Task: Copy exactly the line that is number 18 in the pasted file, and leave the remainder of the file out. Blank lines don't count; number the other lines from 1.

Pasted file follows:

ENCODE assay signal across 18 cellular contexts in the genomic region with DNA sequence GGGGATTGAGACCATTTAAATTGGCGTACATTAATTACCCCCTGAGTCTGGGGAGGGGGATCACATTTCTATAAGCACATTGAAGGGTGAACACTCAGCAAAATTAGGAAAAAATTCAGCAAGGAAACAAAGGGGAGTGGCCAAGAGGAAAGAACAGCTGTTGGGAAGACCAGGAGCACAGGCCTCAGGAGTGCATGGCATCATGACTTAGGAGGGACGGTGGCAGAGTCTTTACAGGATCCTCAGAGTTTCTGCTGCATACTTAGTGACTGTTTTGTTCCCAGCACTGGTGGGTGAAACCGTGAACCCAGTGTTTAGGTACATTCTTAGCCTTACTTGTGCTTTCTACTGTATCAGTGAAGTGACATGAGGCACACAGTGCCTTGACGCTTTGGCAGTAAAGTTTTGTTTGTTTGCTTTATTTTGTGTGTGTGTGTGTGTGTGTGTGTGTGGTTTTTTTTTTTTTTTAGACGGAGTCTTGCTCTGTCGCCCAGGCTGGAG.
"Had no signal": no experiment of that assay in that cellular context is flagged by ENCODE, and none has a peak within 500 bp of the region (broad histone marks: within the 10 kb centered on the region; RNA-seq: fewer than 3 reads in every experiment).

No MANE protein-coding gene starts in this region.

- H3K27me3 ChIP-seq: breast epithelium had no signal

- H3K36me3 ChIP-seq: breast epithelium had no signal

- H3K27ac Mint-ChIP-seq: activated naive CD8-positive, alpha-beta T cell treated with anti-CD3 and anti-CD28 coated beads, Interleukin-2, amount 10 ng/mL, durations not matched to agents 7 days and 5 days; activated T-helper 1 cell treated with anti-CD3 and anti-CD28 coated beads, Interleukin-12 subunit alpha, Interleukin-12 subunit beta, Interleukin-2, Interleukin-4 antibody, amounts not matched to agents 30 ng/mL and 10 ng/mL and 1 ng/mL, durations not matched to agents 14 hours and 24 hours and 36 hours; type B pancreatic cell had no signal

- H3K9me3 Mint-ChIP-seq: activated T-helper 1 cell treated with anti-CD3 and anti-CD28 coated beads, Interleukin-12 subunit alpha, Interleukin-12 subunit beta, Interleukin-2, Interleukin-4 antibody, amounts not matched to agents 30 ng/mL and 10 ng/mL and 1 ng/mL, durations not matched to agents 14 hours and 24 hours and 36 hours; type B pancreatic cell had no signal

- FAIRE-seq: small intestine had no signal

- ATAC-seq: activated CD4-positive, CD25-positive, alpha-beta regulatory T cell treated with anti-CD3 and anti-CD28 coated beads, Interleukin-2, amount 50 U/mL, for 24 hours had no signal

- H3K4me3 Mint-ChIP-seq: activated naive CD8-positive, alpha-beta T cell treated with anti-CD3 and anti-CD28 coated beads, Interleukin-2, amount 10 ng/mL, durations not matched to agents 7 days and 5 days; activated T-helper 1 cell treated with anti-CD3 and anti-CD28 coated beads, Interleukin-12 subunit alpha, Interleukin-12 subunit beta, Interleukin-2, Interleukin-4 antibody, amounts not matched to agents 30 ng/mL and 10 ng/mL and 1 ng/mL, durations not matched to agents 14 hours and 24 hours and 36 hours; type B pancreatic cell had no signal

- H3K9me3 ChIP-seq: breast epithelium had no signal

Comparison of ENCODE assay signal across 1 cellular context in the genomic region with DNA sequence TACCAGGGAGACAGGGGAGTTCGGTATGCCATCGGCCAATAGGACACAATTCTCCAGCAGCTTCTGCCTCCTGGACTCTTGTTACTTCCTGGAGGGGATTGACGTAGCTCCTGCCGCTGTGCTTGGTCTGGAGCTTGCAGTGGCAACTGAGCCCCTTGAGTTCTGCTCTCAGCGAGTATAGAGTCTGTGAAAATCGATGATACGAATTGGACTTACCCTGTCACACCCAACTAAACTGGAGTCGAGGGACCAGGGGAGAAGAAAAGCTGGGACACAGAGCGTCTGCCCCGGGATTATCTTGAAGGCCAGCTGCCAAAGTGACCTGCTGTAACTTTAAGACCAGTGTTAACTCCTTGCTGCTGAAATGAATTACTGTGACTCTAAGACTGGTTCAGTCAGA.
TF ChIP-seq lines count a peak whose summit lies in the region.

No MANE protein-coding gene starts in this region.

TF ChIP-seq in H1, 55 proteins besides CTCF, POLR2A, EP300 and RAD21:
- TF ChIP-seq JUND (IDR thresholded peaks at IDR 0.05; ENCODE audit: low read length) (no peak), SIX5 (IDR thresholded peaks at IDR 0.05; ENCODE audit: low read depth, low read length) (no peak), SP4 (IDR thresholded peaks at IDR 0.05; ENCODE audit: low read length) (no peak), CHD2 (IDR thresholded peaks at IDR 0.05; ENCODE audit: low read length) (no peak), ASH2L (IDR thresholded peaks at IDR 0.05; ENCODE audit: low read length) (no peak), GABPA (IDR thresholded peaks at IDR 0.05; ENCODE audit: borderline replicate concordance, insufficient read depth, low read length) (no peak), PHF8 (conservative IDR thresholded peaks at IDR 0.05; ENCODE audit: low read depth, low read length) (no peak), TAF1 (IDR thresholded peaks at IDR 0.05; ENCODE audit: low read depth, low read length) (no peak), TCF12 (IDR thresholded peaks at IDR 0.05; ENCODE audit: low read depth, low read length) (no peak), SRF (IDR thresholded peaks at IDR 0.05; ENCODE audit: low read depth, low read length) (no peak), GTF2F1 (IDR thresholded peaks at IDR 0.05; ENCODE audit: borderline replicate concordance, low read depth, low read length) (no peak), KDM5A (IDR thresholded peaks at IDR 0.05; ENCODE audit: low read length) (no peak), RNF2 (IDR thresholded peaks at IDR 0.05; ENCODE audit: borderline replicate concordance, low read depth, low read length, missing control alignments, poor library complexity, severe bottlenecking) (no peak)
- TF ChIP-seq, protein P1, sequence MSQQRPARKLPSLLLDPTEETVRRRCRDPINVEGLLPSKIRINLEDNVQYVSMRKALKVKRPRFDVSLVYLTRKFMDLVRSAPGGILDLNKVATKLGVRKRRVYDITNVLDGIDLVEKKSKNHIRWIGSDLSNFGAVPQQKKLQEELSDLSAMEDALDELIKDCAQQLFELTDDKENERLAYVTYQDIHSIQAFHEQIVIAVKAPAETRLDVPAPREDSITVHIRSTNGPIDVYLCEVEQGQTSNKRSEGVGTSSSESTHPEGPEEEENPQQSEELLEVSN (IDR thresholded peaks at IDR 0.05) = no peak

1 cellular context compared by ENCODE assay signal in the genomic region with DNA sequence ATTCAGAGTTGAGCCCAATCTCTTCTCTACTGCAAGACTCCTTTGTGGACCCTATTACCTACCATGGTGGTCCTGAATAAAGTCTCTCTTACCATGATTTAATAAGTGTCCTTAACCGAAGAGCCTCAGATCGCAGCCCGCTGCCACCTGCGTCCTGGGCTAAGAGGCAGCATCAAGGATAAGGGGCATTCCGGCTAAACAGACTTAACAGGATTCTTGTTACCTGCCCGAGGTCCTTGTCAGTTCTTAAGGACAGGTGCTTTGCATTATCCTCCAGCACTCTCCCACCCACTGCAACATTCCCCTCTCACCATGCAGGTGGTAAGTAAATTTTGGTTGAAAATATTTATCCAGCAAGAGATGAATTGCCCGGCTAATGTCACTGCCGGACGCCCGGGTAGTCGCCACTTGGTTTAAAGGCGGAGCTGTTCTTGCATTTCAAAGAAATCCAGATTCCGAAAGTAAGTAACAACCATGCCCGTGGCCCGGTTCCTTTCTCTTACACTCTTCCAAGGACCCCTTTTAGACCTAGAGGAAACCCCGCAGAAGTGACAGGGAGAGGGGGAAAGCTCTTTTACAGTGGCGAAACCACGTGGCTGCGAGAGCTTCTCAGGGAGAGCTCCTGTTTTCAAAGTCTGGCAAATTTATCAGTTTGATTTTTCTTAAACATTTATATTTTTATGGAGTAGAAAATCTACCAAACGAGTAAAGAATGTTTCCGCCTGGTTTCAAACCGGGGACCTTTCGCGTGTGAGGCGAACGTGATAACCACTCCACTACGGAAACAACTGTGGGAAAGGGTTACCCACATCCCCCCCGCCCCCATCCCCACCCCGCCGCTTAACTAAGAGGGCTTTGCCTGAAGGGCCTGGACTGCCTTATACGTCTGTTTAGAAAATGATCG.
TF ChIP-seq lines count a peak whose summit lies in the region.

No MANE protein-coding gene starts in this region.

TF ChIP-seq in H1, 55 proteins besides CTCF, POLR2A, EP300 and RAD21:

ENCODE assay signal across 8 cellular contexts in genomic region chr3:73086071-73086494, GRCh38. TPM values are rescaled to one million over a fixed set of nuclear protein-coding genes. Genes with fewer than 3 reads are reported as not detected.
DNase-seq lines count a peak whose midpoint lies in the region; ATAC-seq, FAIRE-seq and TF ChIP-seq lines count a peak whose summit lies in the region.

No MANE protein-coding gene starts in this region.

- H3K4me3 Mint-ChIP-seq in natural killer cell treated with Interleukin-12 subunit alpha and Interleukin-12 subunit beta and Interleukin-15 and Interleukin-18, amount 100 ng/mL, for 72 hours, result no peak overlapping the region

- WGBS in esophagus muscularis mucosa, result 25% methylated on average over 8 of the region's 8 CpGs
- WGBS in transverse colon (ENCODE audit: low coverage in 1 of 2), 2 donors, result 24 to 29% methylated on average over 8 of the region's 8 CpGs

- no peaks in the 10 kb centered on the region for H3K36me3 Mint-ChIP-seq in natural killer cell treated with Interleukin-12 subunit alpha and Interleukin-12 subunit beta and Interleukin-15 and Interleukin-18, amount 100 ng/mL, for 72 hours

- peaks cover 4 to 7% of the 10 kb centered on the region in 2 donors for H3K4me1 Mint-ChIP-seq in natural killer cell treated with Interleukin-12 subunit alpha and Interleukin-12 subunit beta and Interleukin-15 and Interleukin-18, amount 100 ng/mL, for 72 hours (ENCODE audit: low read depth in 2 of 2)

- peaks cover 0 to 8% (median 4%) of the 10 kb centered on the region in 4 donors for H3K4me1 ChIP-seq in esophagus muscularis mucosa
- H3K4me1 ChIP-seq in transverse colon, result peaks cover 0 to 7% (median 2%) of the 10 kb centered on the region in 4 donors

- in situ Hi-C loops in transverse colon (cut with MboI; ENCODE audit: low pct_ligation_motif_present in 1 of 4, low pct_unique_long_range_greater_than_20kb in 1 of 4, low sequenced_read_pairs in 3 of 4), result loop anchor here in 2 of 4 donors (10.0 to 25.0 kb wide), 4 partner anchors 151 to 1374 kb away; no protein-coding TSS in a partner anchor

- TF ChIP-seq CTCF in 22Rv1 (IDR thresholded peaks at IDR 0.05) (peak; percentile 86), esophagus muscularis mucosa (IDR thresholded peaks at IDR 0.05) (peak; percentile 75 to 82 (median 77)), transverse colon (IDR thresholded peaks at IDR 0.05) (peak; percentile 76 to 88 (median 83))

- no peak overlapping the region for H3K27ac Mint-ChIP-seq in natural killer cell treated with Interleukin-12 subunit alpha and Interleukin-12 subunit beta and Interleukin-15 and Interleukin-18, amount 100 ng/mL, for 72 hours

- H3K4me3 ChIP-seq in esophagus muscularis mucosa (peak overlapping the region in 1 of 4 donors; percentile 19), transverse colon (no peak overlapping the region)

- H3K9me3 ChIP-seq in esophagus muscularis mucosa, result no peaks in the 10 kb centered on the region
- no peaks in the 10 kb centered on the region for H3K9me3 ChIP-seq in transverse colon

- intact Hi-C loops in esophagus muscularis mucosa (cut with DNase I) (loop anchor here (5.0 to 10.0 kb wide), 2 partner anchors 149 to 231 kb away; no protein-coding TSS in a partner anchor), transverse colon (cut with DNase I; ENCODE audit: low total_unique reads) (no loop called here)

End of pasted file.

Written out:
1 cellular context compared by ENCODE assay signal in the genomic region with DNA sequence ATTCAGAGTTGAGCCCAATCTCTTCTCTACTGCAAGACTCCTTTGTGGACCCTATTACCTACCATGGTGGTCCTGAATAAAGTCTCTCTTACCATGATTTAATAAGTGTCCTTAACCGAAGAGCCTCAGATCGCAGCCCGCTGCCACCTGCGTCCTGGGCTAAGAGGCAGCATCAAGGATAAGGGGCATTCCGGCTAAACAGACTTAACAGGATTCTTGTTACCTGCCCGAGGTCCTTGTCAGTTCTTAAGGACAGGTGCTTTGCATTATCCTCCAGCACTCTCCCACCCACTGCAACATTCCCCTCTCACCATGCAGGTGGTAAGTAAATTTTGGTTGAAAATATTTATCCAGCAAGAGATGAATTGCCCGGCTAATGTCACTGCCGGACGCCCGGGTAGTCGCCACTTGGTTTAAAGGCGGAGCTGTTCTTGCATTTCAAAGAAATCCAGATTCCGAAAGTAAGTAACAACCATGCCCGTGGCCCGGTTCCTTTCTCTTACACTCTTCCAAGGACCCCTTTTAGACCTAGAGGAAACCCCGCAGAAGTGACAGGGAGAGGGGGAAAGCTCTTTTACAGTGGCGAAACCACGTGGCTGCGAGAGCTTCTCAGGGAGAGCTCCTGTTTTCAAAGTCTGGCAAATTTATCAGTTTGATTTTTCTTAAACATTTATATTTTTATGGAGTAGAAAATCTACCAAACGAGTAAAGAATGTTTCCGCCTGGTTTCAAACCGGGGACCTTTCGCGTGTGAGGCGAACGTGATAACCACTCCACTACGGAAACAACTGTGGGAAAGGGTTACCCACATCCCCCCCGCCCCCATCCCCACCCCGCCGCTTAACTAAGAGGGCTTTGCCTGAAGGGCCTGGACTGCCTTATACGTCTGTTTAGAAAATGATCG.